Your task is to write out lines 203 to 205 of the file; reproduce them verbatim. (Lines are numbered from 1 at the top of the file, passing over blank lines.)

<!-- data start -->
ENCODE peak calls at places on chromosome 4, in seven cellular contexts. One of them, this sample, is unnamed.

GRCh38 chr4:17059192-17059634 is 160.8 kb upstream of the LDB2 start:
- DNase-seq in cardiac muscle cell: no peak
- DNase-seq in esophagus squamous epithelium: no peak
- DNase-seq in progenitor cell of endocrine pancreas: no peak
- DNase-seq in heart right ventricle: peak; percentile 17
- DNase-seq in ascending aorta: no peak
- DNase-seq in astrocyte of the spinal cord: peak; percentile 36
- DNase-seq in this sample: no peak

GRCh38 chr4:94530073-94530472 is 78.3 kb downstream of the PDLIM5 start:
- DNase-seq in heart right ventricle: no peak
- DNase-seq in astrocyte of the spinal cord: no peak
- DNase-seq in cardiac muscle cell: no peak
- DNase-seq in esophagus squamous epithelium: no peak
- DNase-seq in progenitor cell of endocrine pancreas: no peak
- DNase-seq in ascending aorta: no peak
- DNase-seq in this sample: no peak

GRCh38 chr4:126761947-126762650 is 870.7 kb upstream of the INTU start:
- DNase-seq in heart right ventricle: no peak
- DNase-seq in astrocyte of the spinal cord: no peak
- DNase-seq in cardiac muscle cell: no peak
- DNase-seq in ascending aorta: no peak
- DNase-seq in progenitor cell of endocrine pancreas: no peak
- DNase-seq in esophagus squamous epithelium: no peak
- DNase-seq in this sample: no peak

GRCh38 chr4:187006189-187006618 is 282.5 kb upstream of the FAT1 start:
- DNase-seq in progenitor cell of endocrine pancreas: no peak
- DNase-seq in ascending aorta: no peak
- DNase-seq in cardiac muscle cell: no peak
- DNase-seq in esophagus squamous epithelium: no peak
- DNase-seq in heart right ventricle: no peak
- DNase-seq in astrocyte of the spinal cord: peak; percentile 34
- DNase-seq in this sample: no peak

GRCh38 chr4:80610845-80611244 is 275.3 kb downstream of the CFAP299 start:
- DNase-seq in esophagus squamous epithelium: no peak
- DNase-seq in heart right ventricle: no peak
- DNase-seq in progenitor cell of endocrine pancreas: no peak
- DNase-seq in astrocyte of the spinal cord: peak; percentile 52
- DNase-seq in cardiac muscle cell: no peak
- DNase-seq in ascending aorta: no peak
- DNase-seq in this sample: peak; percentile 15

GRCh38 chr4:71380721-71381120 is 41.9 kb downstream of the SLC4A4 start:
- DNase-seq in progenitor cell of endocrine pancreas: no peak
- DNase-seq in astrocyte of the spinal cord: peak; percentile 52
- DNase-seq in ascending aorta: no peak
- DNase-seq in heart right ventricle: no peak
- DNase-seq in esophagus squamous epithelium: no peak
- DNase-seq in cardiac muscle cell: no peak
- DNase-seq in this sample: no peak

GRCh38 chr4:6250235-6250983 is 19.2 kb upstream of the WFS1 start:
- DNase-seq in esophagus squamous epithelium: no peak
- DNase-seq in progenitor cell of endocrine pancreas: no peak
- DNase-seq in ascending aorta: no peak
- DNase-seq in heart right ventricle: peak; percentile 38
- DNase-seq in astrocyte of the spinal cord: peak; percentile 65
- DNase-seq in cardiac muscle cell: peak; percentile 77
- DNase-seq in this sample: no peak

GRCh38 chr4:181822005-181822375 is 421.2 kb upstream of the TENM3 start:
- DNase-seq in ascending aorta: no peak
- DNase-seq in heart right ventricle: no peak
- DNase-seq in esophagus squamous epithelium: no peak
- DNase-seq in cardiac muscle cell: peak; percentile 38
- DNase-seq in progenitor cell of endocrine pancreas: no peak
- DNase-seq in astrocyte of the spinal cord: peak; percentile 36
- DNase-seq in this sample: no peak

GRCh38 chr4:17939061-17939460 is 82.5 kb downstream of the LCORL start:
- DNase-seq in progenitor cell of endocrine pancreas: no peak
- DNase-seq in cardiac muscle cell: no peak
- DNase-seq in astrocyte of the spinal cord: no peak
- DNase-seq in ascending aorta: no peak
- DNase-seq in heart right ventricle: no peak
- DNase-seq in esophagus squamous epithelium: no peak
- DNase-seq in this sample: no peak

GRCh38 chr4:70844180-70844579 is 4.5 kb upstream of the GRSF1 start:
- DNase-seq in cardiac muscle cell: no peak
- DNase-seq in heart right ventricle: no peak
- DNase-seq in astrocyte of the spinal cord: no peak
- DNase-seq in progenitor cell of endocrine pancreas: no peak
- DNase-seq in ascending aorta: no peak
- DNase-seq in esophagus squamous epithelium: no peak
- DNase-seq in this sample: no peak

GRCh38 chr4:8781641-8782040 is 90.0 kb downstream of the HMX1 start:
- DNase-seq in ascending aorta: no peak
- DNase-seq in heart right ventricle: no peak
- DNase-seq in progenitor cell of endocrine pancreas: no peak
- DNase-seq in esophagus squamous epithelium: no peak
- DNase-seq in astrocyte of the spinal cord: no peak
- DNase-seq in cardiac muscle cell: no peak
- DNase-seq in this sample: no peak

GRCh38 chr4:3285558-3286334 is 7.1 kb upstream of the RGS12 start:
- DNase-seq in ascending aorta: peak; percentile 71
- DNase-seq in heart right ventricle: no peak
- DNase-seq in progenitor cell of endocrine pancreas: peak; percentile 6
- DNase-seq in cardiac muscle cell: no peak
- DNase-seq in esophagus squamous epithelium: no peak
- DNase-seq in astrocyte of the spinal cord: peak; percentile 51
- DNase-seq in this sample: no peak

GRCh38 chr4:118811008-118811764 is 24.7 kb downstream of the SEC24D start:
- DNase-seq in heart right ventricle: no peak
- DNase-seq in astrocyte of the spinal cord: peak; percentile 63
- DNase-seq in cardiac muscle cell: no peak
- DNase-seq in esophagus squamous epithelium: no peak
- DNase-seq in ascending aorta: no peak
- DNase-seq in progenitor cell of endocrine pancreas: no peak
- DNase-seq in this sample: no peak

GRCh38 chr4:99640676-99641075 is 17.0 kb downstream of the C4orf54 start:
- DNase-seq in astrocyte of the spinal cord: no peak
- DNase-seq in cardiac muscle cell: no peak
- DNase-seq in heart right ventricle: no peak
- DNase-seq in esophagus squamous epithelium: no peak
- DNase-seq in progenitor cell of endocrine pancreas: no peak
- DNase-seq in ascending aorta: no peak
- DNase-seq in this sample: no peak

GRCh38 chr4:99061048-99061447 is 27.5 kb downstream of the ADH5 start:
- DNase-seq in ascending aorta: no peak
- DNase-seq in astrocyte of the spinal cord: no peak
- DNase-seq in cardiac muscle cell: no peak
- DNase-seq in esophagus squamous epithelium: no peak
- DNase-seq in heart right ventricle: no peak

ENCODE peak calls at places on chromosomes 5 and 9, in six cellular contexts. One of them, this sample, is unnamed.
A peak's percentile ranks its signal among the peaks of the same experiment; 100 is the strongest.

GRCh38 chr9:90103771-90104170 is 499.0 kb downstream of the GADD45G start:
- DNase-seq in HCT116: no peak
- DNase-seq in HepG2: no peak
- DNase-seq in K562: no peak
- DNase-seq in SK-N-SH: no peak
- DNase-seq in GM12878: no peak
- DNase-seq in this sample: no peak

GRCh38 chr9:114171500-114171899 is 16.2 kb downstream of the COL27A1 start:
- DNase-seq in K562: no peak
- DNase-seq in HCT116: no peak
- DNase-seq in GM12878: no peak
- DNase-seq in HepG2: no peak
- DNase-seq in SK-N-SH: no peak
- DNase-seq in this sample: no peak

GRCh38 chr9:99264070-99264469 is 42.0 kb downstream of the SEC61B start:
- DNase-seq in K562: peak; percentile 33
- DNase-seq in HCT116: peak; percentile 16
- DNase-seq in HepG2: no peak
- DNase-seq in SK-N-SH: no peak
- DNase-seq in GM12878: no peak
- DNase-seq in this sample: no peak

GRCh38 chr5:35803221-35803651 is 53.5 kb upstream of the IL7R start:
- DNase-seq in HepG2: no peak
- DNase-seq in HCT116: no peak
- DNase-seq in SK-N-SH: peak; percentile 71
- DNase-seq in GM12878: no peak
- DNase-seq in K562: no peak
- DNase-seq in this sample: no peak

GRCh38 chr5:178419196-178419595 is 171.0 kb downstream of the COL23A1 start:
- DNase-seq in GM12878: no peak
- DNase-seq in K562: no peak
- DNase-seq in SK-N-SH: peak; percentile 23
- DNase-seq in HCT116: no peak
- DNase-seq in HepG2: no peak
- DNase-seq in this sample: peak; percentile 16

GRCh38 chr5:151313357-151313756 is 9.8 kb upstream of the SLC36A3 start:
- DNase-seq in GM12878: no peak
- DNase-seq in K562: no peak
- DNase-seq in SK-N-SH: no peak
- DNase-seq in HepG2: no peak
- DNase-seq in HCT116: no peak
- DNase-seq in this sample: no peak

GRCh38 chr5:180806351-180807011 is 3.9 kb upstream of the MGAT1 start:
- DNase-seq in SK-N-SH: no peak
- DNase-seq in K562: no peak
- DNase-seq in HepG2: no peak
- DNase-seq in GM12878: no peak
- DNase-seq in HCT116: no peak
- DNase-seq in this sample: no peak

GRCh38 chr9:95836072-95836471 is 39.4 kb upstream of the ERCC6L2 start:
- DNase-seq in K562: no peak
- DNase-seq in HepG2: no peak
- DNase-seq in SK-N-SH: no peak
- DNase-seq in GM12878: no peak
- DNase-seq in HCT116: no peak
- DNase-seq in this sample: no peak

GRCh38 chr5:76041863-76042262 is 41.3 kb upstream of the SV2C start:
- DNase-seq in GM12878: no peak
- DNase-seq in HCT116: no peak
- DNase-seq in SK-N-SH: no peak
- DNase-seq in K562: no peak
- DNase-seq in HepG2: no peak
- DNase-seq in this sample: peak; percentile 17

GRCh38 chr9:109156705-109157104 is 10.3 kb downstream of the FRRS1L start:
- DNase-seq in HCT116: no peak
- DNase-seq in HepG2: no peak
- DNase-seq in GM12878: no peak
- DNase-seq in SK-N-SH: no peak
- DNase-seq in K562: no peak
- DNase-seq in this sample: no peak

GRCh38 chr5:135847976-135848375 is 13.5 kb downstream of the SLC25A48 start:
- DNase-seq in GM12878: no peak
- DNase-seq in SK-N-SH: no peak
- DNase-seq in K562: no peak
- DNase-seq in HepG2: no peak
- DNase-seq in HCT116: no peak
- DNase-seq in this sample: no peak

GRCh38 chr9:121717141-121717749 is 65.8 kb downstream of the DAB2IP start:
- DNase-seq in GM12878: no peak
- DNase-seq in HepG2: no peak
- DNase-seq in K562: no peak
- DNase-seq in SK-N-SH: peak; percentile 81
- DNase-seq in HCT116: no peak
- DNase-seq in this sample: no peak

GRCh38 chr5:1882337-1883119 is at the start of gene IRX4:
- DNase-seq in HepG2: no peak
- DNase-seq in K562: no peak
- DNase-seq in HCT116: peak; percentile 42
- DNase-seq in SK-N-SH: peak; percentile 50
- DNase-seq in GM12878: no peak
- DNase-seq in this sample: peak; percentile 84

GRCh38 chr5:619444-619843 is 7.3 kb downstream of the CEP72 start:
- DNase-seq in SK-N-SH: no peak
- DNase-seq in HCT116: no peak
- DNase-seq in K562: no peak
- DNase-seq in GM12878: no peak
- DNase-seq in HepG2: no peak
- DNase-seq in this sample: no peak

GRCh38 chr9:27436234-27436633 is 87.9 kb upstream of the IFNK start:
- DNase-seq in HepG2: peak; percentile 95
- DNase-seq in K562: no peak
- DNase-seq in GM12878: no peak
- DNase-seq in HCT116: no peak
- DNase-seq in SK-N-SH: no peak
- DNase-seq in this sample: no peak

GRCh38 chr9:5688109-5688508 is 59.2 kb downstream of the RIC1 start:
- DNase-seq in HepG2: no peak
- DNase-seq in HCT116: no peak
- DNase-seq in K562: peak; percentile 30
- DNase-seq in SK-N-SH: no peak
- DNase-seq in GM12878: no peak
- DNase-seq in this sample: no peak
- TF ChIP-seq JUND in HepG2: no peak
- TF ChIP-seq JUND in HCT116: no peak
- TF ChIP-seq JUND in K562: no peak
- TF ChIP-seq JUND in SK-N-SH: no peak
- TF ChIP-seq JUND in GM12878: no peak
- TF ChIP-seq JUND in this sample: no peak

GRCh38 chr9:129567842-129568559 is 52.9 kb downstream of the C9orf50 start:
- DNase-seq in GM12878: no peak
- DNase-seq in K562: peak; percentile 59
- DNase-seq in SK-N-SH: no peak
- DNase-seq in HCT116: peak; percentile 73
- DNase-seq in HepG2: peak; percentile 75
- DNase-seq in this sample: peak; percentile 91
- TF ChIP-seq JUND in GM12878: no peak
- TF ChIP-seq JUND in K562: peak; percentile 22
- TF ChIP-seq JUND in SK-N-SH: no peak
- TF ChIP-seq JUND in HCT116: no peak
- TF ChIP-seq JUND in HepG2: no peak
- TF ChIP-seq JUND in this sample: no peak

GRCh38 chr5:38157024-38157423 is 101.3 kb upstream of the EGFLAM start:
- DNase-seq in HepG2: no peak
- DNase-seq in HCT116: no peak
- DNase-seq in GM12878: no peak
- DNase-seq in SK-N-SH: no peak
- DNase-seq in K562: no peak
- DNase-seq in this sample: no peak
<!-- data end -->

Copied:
- DNase-seq in SK-N-SH: peak; percentile 81
- DNase-seq in HCT116: no peak
- DNase-seq in this sample: no peak